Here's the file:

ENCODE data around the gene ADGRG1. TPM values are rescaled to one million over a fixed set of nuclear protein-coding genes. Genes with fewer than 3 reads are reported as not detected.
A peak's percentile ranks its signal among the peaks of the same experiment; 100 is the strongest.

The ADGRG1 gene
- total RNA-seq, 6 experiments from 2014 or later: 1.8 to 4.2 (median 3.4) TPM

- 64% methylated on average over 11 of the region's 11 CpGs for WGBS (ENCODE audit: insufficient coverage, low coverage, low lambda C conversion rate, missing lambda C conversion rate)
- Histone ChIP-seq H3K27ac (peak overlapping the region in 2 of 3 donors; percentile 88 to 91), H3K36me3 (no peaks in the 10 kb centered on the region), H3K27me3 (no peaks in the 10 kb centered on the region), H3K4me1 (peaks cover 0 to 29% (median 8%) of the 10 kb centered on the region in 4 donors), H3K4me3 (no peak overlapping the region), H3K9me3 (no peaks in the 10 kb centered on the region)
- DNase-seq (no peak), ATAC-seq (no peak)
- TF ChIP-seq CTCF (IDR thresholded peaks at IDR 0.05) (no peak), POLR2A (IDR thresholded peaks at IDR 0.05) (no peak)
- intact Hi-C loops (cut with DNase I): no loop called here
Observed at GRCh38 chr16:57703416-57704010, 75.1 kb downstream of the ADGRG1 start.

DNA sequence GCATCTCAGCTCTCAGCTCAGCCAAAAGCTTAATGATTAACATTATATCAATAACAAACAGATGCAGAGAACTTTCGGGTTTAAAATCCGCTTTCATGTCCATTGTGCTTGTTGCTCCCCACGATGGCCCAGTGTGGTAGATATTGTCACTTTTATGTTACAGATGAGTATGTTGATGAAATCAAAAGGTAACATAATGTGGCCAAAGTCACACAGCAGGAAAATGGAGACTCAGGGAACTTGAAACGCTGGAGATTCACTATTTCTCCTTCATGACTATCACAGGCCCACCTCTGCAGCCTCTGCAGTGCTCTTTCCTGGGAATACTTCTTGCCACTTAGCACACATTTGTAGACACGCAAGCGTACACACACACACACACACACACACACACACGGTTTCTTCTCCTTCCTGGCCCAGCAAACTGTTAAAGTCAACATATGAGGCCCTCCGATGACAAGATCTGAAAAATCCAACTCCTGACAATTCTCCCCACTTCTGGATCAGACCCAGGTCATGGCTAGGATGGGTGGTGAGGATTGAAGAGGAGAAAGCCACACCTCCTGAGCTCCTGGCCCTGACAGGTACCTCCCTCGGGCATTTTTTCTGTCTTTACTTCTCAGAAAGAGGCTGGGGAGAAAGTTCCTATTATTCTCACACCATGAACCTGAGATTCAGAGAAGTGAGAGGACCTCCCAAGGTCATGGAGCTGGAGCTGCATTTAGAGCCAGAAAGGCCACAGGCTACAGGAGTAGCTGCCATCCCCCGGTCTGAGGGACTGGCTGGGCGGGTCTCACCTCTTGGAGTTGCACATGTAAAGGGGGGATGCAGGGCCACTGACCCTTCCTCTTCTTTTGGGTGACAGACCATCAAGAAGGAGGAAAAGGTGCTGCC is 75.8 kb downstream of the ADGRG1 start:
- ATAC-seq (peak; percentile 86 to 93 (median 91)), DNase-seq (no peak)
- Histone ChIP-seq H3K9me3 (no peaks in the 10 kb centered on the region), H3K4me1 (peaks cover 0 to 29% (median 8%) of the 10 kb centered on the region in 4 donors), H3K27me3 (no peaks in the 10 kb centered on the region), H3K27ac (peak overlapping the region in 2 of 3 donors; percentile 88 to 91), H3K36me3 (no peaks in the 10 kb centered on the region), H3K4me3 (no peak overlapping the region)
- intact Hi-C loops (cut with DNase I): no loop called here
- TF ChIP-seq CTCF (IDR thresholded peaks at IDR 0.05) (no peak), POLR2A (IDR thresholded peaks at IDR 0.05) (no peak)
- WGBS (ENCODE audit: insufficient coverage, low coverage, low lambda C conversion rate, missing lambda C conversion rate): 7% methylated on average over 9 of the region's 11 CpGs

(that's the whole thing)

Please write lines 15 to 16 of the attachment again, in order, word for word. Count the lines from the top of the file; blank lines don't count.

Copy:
- TF ChIP-seq CTCF (IDR thresholded peaks at IDR 0.05) (no peak), POLR2A (IDR thresholded peaks at IDR 0.05) (no peak)
- WGBS (ENCODE audit: insufficient coverage, low coverage, low lambda C conversion rate, missing lambda C conversion rate): 7% methylated on average over 9 of the region's 11 CpGs